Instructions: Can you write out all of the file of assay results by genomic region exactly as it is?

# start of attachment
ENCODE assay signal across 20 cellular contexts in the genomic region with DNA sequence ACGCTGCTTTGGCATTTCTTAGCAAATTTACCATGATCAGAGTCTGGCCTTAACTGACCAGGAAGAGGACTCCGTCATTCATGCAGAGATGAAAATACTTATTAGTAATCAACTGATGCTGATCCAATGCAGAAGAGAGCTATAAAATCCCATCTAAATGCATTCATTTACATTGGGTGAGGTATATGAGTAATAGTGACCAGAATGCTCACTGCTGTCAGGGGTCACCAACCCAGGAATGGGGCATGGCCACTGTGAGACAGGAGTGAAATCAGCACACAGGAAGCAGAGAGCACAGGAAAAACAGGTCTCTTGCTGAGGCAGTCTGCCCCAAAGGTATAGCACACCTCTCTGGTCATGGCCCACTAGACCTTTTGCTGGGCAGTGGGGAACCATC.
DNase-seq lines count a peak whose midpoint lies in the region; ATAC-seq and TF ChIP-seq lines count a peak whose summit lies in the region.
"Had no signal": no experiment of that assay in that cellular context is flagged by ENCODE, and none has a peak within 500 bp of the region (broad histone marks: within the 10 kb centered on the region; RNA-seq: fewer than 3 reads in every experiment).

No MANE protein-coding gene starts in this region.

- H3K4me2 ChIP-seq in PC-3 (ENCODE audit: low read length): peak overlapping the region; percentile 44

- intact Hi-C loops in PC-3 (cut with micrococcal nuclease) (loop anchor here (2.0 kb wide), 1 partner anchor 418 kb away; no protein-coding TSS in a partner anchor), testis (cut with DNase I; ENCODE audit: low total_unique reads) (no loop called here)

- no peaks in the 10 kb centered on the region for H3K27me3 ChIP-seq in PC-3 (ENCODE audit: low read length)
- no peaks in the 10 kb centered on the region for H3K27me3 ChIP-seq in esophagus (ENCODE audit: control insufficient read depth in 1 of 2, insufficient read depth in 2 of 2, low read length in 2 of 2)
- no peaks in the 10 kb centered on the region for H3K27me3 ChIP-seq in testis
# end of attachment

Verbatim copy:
ENCODE assay signal across 20 cellular contexts in the genomic region with DNA sequence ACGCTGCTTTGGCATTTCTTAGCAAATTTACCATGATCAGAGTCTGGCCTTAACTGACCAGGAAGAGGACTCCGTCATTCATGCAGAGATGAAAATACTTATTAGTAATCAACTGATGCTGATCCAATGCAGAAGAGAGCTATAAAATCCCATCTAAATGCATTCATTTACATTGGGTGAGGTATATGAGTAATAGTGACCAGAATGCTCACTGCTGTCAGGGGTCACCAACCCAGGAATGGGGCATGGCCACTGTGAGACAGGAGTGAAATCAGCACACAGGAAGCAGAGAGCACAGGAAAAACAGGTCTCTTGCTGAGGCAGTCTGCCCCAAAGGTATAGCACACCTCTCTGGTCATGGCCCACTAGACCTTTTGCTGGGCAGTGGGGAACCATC.
DNase-seq lines count a peak whose midpoint lies in the region; ATAC-seq and TF ChIP-seq lines count a peak whose summit lies in the region.
"Had no signal": no experiment of that assay in that cellular context is flagged by ENCODE, and none has a peak within 500 bp of the region (broad histone marks: within the 10 kb centered on the region; RNA-seq: fewer than 3 reads in every experiment).

No MANE protein-coding gene starts in this region.

- H3K4me2 ChIP-seq in PC-3 (ENCODE audit: low read length): peak overlapping the region; percentile 44

- intact Hi-C loops in PC-3 (cut with micrococcal nuclease) (loop anchor here (2.0 kb wide), 1 partner anchor 418 kb away; no protein-coding TSS in a partner anchor), testis (cut with DNase I; ENCODE audit: low total_unique reads) (no loop called here)

- no peaks in the 10 kb centered on the region for H3K27me3 ChIP-seq in PC-3 (ENCODE audit: low read length)
- no peaks in the 10 kb centered on the region for H3K27me3 ChIP-seq in esophagus (ENCODE audit: control insufficient read depth in 1 of 2, insufficient read depth in 2 of 2, low read length in 2 of 2)
- no peaks in the 10 kb centered on the region for H3K27me3 ChIP-seq in testis